A New Stage of Life: Downsizing and Moving

A fraction of the stuff I purged.

During 2016 I purged a ton (really, a real ton!) of stuff from our Montclair, NJ home of more than 18 years. I was preparing to enter a new stage of life. I downsized in terms of stuff and square footage, but I’m not 100% ready to retire/relocate full time to South Carolina, which is where my husband Mike and I decided we’d retire. Besides, Mike hasn’t retired yet. And our son returned to college in 2016, which means he’s a poor student living at home with us for the next couple of years. Our daughter bought her own northern NJ nest nearby. So what about me?

Cue a life in which Mike and I sold our gorgeous single-family home and now split our lives and time between a NJ-based apartment and a home in South Carolina. Talk about a new stage of life!

Living in Northern NJ presents its challenges. We are a densely populated state with mostly old and often crumbling infrastructure here in Essex County. Our housing stock, at least the apartment buildings, are mostly old and, well, used.

Pia, my car, loves her garage parking space!

Finding an apartment to move into that suited our particular set of “must haves” was a challenge: We needed space to park three cars, we needed to be near the train to NYC, and Mike insisted he would only move into a brand new apartment, one that wasn’t “used.” Seriously. I loved watching Mike explain to friends that he wouldn’t move into a “used” apartment. Some people thought he was joking. After all, how many new apartment complexes are being built around here? Other people gave me the side eye, checking to see if it was really me who required “unused.”

I was charged with finding Mike’s unicorn. But try as I might I couldn’t find an apartment in Montclair that offered 3 parking spots. It doesn’t exist. And brand new? Well, the one apartment building in Montclair that’s brand new has very small apartments (a king-sized bed covers the entire floor space in the master bedroom.) And it is very, very expensive. Like I-put-my-foot-down expensive.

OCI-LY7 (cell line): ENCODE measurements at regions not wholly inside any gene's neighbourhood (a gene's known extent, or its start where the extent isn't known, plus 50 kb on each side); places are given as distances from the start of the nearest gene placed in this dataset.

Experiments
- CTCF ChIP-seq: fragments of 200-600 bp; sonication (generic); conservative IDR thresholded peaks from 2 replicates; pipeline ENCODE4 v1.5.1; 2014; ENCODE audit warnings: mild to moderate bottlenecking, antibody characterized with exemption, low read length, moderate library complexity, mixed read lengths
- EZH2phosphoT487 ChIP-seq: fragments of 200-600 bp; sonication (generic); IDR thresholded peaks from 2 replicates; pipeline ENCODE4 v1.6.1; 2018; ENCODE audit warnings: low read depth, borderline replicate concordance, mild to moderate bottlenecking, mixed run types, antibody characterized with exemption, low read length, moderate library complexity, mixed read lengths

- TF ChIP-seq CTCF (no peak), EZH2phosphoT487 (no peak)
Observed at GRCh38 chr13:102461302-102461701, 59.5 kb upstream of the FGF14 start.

Mike, recognizing that he might be forced to live in a “used” apartment if he didn’t help with the search, jumped in at that point and found three apartment buildings in the neighboring town of Bloomfield that met our need for nearby trains to NYC and his requirement of “new,” but only one offered the opportunity for three parking spots.

The only problem? The 3-car complex was fully rented when we started our search, and the new building being built there wouldn’t be completed in time to meet our move-in date. And the listing agent doesn’t keep a waiting list because potential renters practically hammer his door in trying to score one of the apartments. I stared at my husband, waiting to see what he had to say about the situation.

“The buildings themselves are only a year old, which means that basically only one other person/family has lived there prior to us. I think I can do that,” he said. After I viewed the on-line virtual tour and saw how very nice the apartments are, I was ready to move there too.

I would LOVE a balcony, but it wasn’t meant to be.

We called. And we called. And an apartment came available. It was smaller than we wanted, but it had a balcony, which made me very happy. And the woman who lived there had never fully moved in so Mike was particularly pumped about how “unused” the apartment was. Plot spoiler: After we relaxed “knowing” we had a place to live, the person who was breaking her lease (which meant we could get her apartment) changed her mind. We lost that apartment.

Time was getting short. We were getting tense. Then Mike called and learned a larger apartment was coming vacant — almost 1600 square feet — but it didn’t have a balcony. I sucked it up and rushed over to view it. Two young women had lived in it for a year. The good part was that it is brightly lit and a corner unit, which meant we would only have neighbors on one side and above us. The bathrooms were large and the closets were plentiful and also large. On the downside, although easily remedied with some good old-fashioned elbow grease, the woodwork was covered in inch-high dust, the bedroom window ledges were lined with empty wine and liquor bottles, and the bathrooms were plain disgusting. I loved it! We signed a one-year lease that same day.

We have settled in.

And here we are six months later.

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